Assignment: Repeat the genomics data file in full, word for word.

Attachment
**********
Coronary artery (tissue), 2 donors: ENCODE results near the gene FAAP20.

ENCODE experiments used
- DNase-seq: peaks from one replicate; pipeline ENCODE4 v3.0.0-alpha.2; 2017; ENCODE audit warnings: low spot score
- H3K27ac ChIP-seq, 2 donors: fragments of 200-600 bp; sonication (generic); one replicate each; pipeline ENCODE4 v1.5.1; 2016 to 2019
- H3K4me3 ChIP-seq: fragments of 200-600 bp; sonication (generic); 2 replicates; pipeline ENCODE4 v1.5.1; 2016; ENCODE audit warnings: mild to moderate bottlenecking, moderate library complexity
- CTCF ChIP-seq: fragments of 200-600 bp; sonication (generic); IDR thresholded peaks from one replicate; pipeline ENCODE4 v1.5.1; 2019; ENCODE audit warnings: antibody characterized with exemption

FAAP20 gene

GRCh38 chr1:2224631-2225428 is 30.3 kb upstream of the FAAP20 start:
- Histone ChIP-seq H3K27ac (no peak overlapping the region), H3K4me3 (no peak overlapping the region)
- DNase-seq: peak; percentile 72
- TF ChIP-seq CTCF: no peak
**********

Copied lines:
Coronary artery (tissue), 2 donors: ENCODE results near the gene FAAP20.

ENCODE experiments used
- DNase-seq: peaks from one replicate; pipeline ENCODE4 v3.0.0-alpha.2; 2017; ENCODE audit warnings: low spot score
- H3K27ac ChIP-seq, 2 donors: fragments of 200-600 bp; sonication (generic); one replicate each; pipeline ENCODE4 v1.5.1; 2016 to 2019
- H3K4me3 ChIP-seq: fragments of 200-600 bp; sonication (generic); 2 replicates; pipeline ENCODE4 v1.5.1; 2016; ENCODE audit warnings: mild to moderate bottlenecking, moderate library complexity
- CTCF ChIP-seq: fragments of 200-600 bp; sonication (generic); IDR thresholded peaks from one replicate; pipeline ENCODE4 v1.5.1; 2019; ENCODE audit warnings: antibody characterized with exemption

FAAP20 gene

GRCh38 chr1:2224631-2225428 is 30.3 kb upstream of the FAAP20 start:
- Histone ChIP-seq H3K27ac (no peak overlapping the region), H3K4me3 (no peak overlapping the region)
- DNase-seq: peak; percentile 72
- TF ChIP-seq CTCF: no peak